5 Tips for Surviving Thanksgiving Dinner on a Bare Bones Budget



Thanksgiving Post (2)


It is officially holiday season!  I absolutely love this time of the year because it’s a time when family gets together, good food is being shared, and everywhere you go smells really good (don’t act like it’s just me who smells cinnamon everywhere).  However, I know this time can also be a bit challenging on the budgets with all of the holiday parties; events and activities; and Christmas shopping.  Thanksgiving is especially hard because you get to cook and eat food you normally don’t get to indulge in any other time of the year (or at least I hope you don’t); and you feel compelled to go overboard with all the dishes you want to make and the decorations you want to put up.  Don’t let this year’s Thanksgiving Dinner blow your budget and follow these 5 tips for making it through with bare bones.


Tip #1: Determine how much you have to spend | thanksgiving

Before you start planning your meal and sending out the invites, you’ll want to really think about how much you have to spend on everything.  The first thing you’ll want to do is look at your monthly budget and determine what amount you feel comfortable with.  If you’ve been putting money aside this part should be very simple.  Next, write down everything you think you’ll need to have a successful dinner.  That includes ingredients, decorations, utensils, etc. Once you’ve come up with that list, start writing down a ball park range of what you think those items will cost. If the total amount is over what you have allotted, start going through the list and eliminate items that aren’t necessary or reducing the anticipated purchase amount.  Don’t increase your budget to accommodate the list, rather adjust the list to accommodate your budget.Thanksgiving post (1)


Tip #2:  Plan ahead. Planning ahead is key to having a successful Thanksgiving dinner on a bare bones budget.  By planning ahead you give yourself enough time to thoroughly scan your pantry for ingredients you may already have; plan grocery trips around sales and double ad/coupon days; and prep all items to ensure there isn’t anything missing from your list to avoid last minute, costly grocery runs. The best way to plan ahead is to create your menu and invite list early (after you’ve come up with a spending amount, of course), and to stay organized.  Have an overall Thanksgiving Dinner grocery list and scratch off items as you go. Don’t rush and definitely bargain shop!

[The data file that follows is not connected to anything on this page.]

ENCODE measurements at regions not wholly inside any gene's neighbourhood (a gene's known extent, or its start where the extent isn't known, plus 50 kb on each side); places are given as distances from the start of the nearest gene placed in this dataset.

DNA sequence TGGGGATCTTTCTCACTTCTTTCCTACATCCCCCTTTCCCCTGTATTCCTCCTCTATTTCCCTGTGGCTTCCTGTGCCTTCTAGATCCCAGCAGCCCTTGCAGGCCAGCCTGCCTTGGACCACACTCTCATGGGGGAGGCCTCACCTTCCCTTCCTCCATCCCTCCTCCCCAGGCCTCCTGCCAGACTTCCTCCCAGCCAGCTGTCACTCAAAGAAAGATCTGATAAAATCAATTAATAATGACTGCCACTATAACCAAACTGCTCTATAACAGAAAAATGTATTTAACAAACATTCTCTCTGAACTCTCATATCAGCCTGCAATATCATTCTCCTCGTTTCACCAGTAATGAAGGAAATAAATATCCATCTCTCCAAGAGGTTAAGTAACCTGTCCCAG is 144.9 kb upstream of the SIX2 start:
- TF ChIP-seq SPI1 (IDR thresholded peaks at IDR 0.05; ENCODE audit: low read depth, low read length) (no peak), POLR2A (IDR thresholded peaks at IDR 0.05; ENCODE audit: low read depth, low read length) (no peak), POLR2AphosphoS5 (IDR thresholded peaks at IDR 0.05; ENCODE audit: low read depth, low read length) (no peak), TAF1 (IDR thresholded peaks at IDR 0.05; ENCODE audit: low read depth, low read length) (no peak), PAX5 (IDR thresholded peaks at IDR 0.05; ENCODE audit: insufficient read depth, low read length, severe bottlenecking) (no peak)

Tip #3:  Keep it simple.  When your Thanksgiving budget is barely there you might have to compromise on a few dishes.  Try to keep your dinner menu simple.  Choose classic recipes that require few ingredients and less time for preparation.  The turkey is the most expensive item on the menu, so opt for roasted chicken or turkey breast as the main dish instead.  Also, stick to recipes you know well to avoid dinner fails and wasted ingredients.


Tip #4:  Decorate with DIY’s.  If you’re really trying to go all out this Thanksgiving, but don’t have room in your budget to Thanksgiving (2)purchase fancy decorations try DIY projects.  Use items you already have at home or purchase inexpensive supplies to spruce up your table.  If “doing-it-yourself” is not your thing, the dollar store is a great place to find seasonal decorations.  With a little bit of creativity, you’ll have your table space looking like something out of Good HouseKeeping Magazine for pennies out of your pocket.


Related:  Easy DIY Thanksgiving Place Cards/Settings


Tip #5:  Divide and conquer.  Plan to make one main dish and a dessert; and have your guests bring the sides.  Going with the potluck option for Thanksgiving dinner not only saves money, but is a fun way to include everyone. It can actually become a family tradition, for example, Uncle Ray can be known for making the best macaroni and cheese while Aunt Betty can’t step foot in the door without her famous mashed potatoes.  If you’re going with this option make sure you still stick with a reasonable budget for the dishes you are responsible for because it’s easy to get carried away when you’re only making “one” dish.


What are some ways you save money on Thanksgiving dinner?  Does the smell of cinnamon make you want to buy more holiday stuff?  Let me know in the comments section below!